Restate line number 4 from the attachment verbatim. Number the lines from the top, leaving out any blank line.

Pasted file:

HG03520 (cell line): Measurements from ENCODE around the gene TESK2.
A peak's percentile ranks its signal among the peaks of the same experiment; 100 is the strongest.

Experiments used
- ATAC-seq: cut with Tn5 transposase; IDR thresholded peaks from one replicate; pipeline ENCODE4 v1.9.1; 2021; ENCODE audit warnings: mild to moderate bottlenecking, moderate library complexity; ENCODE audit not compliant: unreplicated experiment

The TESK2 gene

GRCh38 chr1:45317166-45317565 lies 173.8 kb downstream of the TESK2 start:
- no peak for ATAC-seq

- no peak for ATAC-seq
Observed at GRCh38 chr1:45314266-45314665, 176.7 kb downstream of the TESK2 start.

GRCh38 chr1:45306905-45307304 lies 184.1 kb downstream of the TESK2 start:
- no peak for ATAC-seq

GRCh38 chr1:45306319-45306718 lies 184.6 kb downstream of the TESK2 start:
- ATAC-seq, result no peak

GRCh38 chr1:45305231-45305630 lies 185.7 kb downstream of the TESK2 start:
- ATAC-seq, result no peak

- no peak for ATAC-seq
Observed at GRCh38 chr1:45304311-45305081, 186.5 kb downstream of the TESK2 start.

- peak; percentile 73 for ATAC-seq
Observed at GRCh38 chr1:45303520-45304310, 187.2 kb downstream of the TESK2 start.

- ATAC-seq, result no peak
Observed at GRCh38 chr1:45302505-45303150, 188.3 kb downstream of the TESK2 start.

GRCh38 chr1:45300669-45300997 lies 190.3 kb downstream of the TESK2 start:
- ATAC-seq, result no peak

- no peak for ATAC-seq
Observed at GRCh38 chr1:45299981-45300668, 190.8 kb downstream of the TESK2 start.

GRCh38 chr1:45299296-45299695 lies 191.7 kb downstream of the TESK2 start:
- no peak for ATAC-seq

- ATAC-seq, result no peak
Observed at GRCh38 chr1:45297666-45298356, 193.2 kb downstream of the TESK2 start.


- ATAC-seq: cut with Tn5 transposase; IDR thresholded peaks from one replicate; pipeline ENCODE4 v1.9.1; 2021; ENCODE audit warnings: mild to moderate bottlenecking, moderate library complexity; ENCODE audit not compliant: unreplicated experiment